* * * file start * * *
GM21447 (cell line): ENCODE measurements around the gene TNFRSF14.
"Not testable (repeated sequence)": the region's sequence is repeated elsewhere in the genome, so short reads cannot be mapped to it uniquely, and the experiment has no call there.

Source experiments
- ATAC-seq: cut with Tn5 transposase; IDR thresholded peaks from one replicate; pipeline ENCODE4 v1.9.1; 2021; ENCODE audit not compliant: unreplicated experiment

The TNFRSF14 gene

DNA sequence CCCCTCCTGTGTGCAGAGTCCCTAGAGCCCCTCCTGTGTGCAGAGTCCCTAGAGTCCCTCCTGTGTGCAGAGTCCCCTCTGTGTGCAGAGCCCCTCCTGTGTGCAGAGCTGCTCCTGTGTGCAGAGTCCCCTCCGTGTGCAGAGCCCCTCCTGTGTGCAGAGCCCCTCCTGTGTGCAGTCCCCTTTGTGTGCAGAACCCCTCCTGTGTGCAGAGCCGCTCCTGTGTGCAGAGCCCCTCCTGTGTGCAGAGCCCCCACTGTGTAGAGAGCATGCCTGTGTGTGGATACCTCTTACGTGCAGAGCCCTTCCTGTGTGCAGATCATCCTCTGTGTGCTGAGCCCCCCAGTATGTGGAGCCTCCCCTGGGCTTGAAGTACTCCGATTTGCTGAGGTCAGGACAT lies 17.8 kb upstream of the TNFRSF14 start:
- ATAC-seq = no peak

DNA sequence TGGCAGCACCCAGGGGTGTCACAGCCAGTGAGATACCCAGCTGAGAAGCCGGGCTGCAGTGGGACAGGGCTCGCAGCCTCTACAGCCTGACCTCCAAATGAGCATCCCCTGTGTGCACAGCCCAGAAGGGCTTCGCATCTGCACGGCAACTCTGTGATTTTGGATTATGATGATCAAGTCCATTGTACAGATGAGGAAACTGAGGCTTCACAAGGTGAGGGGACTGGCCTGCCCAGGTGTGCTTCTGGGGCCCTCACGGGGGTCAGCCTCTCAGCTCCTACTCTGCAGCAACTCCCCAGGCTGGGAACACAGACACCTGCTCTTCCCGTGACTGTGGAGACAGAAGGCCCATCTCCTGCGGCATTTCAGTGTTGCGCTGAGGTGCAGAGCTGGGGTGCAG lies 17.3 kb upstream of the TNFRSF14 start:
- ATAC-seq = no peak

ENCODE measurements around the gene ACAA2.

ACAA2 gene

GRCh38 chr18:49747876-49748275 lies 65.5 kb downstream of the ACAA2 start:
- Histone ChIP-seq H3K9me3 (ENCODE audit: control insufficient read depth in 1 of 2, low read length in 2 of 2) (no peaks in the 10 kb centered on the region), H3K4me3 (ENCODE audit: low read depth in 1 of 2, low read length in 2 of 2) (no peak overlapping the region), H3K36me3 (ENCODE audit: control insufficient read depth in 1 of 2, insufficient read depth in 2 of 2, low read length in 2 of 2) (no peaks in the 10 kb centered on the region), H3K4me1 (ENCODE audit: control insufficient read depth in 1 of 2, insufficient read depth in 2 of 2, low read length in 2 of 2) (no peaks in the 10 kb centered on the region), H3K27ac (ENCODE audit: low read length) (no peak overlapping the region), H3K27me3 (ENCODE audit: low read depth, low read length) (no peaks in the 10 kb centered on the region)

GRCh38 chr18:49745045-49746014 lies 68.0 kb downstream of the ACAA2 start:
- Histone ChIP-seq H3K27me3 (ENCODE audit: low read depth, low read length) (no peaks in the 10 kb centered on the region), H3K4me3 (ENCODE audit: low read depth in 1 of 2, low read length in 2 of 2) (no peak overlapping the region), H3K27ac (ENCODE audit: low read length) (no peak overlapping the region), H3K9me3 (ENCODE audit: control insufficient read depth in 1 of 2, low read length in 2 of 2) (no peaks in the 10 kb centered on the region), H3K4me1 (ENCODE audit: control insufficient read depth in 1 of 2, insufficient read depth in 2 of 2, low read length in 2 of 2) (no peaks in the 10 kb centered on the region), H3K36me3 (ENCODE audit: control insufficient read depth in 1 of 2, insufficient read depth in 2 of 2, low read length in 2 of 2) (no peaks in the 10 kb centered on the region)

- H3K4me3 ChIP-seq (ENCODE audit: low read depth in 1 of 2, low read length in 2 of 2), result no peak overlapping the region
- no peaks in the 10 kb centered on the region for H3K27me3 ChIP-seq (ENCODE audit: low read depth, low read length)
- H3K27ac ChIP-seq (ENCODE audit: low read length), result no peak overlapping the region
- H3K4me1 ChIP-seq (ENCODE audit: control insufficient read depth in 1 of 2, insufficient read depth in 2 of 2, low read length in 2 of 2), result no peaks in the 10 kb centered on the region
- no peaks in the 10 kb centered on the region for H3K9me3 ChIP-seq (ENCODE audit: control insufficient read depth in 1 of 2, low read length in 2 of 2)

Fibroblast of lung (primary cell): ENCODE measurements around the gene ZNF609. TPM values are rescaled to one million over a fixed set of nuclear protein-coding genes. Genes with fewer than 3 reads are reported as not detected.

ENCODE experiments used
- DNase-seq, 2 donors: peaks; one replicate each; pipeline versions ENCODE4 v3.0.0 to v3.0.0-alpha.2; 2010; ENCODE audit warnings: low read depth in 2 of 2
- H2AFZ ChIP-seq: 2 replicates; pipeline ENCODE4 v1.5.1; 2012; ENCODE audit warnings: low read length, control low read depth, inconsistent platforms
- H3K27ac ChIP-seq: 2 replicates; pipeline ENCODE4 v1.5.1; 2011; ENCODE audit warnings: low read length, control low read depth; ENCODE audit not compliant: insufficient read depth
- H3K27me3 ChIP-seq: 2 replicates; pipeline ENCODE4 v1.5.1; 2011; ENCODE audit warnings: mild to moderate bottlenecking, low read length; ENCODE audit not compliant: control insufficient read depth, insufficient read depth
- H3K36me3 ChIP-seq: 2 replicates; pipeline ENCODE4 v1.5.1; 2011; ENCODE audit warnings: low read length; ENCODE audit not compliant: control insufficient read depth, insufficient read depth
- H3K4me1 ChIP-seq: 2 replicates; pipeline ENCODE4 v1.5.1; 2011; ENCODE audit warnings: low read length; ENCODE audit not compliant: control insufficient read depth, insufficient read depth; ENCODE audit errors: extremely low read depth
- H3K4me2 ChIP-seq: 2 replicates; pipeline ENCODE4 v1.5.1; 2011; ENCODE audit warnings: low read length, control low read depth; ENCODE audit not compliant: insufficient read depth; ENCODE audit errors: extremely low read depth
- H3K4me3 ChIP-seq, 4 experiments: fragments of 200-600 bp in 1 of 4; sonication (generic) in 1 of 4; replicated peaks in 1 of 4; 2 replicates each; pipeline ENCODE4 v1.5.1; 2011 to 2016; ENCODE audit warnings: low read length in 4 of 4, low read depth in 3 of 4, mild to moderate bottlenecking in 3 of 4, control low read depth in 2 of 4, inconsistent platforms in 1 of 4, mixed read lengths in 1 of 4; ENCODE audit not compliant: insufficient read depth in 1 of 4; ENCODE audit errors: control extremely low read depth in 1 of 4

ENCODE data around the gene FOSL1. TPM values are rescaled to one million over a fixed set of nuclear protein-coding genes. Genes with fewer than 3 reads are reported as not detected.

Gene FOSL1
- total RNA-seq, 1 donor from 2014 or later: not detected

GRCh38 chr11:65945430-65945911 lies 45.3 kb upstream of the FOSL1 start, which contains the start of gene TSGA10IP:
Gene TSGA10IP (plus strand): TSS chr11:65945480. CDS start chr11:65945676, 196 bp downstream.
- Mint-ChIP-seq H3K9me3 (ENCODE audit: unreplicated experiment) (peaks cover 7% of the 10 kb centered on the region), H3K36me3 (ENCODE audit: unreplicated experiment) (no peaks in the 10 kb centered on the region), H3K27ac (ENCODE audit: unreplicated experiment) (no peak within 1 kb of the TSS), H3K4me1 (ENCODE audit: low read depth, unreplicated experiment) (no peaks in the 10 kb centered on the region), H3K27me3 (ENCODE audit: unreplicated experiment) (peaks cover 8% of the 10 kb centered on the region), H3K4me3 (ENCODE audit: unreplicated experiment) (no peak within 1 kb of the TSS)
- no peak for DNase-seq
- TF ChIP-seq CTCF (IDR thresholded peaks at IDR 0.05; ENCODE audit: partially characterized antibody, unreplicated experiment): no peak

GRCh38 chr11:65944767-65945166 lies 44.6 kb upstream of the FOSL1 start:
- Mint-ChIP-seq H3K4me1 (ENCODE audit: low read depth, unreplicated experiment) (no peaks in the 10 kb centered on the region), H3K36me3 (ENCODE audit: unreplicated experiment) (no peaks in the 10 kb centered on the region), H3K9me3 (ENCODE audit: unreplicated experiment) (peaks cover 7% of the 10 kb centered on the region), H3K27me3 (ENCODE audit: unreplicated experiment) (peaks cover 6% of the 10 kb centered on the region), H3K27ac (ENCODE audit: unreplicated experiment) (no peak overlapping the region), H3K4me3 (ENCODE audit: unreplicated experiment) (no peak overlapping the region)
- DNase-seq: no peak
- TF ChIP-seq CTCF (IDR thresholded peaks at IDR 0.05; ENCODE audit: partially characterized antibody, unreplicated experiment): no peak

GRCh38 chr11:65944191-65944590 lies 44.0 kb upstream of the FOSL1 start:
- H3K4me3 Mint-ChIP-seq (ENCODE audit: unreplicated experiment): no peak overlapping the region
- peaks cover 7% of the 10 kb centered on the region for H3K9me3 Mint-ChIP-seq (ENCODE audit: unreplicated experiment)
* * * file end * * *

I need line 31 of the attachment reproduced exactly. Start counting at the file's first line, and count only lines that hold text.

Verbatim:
ENCODE data around the gene FOSL1. TPM values are rescaled to one million over a fixed set of nuclear protein-coding genes. Genes with fewer than 3 reads are reported as not detected.